If you choose not to work your notice period you may lose your right to redundancy pay. You may also lose your right to redundancy pay if you have been selected for redundancy and you start a new job with a different company before your redundancy notice period has come to an end.
You are still entitled to redundancy pay if you go on strike during your redundancy period. However, your employer may serve a ‘notice of extension’ — this is a formal request that you work the days that you were on strike at the end of your notice period. If you fail to work these days you may lose your redundancy pay.
How will I be notified that I am being made redundant?
Your employer should provide written notice that your role is ‘at risk’ of redundancy and announce the beginning of a 30-day consultation period. The letter should explain the business rationale for redundancy and why you have been selected. The notice should be clearly addressed to you and specify the date the consultation period will end and whether you will be expected to work through the notice period.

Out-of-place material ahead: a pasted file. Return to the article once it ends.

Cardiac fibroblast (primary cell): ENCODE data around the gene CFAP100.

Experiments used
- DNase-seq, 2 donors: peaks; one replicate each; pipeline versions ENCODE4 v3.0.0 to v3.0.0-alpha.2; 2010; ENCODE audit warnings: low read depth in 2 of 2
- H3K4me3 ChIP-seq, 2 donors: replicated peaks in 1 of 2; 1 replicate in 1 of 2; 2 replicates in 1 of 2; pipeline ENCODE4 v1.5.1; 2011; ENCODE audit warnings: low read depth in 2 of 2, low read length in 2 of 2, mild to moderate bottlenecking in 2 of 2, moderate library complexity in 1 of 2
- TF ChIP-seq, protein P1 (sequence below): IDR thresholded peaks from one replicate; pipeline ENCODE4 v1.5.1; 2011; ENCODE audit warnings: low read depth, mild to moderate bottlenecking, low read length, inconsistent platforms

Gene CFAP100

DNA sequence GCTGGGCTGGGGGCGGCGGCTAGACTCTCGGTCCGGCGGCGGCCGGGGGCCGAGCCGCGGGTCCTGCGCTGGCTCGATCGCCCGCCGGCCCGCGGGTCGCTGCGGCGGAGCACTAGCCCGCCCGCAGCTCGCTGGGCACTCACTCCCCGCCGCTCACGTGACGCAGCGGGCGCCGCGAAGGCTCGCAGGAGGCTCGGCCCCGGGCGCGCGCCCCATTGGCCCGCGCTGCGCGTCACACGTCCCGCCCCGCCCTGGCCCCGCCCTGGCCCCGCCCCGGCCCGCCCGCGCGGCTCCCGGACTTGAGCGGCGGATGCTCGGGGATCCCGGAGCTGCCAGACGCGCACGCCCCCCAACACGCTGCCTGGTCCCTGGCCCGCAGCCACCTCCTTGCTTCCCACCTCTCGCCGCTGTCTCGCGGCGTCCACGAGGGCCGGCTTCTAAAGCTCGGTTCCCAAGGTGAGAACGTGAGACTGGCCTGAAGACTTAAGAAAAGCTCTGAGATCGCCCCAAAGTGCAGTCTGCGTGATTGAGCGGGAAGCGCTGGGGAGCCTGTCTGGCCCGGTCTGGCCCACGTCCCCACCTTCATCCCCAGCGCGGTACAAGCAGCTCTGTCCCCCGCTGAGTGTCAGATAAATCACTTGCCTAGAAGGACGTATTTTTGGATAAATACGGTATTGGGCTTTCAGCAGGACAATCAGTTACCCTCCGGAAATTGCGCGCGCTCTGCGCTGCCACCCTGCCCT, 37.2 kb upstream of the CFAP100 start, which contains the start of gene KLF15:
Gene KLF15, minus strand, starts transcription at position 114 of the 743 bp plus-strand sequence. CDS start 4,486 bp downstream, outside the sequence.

During the consultation period, your employer must consider alternatives to redundancy, such as redeployment and retraining, and look at ways to mitigate its effect on you. If it fails to do so, your redundancy may be unfair.
If your employer decides to proceed with redundancy, it will hand you a letter confirming this on the final day of the consultation period. This will repeat the business rationale for redundancy and why you have been selected . It will also document any steps that have been taken during the redundancy period to avoid redundancy or address your concerns.